Black Cat Bone, Paperback
2.5 out of 5 (1 rating)


John Burnside's remarkable book is full of strange, unnerving poems that hang in the memory like a myth or a song.

These are poems of thwarted love and disappointment, of raw desire, of the stalking beast, 'eye-teeth/and muzzle/coated with blood'; poems that recognise 'we have too much to gain from the gods, and this is why/they fail to love us'; poems that tell of an obsessive lover coming to grief in a sequence that echoes the old murder ballads, or of a hunter losing himself in the woods while pursuing an unknown and possibly unknowable quarry.

Drawing on sources as various as the paintings of Pieter Brueghel and the lyrics of Delta blues, Black Cat Bone examines varieties of love, faith, hope and illusion, to suggest an unusual possibility: that when the search for what we expected to find - in the forest or in our own hearts - ends in failure, we can now begin the hard and disciplined quest for what is actually there.

Full of risk and wonder, Black Cat Bone shows the range of Burnside's abilities, but also strikes out for new territories. He remains consistently, though, one of our finest living lyric poets and each of these astonishing poems is as clear and memorable as 'a silver bracelet//falling for days/through an inch and a half/of ice'.


  • Format: Paperback
  • Pages: 80 pages
  • Publisher: Vintage Publishing
  • Publication Date:
  • Category: Poetry by individual poets
  • ISBN: 9780224093859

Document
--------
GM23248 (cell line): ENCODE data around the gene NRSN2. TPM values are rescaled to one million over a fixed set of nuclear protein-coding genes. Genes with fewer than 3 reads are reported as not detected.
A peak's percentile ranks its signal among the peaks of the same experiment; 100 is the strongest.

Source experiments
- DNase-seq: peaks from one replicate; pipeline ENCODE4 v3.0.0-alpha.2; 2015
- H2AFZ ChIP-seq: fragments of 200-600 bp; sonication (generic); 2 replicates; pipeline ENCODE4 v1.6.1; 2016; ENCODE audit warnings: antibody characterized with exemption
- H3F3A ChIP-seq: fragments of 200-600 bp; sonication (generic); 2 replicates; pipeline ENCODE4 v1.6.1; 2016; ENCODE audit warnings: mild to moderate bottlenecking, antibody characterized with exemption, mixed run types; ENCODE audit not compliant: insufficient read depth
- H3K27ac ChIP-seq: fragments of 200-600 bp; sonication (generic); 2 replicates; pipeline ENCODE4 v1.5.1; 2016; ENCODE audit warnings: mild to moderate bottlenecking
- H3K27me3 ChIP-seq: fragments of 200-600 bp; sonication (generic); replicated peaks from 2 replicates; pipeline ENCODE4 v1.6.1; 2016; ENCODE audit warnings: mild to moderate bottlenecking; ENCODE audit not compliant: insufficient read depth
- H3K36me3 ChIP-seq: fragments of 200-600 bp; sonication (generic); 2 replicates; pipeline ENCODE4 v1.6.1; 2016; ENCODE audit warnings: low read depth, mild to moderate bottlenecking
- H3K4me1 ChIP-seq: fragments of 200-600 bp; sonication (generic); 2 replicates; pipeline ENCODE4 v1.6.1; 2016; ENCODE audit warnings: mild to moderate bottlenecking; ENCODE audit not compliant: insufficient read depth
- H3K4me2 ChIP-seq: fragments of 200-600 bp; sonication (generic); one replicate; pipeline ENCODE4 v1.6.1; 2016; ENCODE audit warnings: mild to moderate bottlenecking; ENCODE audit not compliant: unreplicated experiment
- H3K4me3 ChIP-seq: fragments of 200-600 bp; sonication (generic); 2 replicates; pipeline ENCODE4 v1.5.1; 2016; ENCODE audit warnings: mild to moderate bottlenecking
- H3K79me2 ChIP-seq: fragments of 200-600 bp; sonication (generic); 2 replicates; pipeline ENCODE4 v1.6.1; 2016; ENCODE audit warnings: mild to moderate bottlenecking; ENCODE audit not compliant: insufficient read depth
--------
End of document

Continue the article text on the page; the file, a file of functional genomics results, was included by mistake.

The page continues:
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I'm a big fan of John Burnside's poetry. So when I heard that this latest collection had won the 2011 Forward Prize, I had great hopes for a thoroughly engrossing read. What I got instead was bafflement and wispiness.The collection opens with its strongest poem, the eerie and often disturbing "The Fair Chase". The poem recounts the story of a nameless hunter, 'bound to the old ways, lost in a hand-me-down greatcoat // and last among equals', pursuing an unseen quarry 'every day, in every season'. The group is a motley one, including 'blacksmiths and lawyers, orchardmen, // butchers in waiting', so bound to their quest, that 'when one man sickened and died, / another would take his place'. So far, so good. And the poem unwinds its tale through ninety triplet stanzas, working by hint and suggestion rather than direct reference. A "Rime of the Ancient Mariner" brought on to land and poured through the myth of the Wild Hunt, perhaps. There are a few passages that just sing -- the description of the narrator when he finally confronts his prey is both beautiful and horrible, and the skill with which Burnside slows everything down shows an understanding of suspense that film makers would kill for. The poem ends in mystery, but with a strong sense of the matters at stake here -- life and death, loss, longing, and the price we pay for all of them. The mystery feels right, because this poem sets the tone for everything to follow, and we turn the page with a certain eagerness to see what will crystalize out of this mist.And the answer is ... more mist. And fog. And blear. The poems that follow circle around and around, and never actually come to any conclusion. Things are suggested, but never depicted or revealed or made visible. The rest of the book feels like the poems never made it out of the nebulous world of the first draft. Yes, there are lovely lines and images. Burnside has a lovely song to his work. But there's no meat here, nothing tangible. "Nativity", the first poem in the title sequence, begins with fog (literally, as well as metaphorically), and manages to coalesce into the abrupt and shocking realization that you've been reading about a woman dying in childbirth. Again, as the first poem in a sequence, you expect it to set the tone for things to come, and hope rises for some meat, some grit, something real even if brutal. But no. Instead, we have the matter of the first poem largely repeated in the next, but with yet more murk ('the secret / Nineveh of back rooms in the dark.'). "Death Room Blues" gives way to a poem which again begins interestingly ('I found a bobcat dying in the road / and stole the tattered remnant / of its soul') but quickly retreats back into obscurity ('I was the Alpha ... I was the Omega'). The poems reach timid fingers towards some sort of profundity, but never manage to lift above abstraction and murk.Yes, I'm being harsh. He's a poet I admire, and expect a lot of. Yes, the poems have been widely praised. And it may be that there is something profound going on here that I'm just not tuning in to. But to me this reads like a book that the author doesn't believe in, that goes nowhere, and that hasn't been finished. In the words of the collection's final piece, "From the Chinese" (a good poem); 'this is the time of year when nothing to seegives way ...'"Nothing to see" sums things up rather well. And while other critics have quoted the final line of the poem as praise, saying that <i>Black Cat Bone</i> leaves them 'dumbstruck, ready to be persuaded', it just leaves me struck dumb. And definitely not persuaded.

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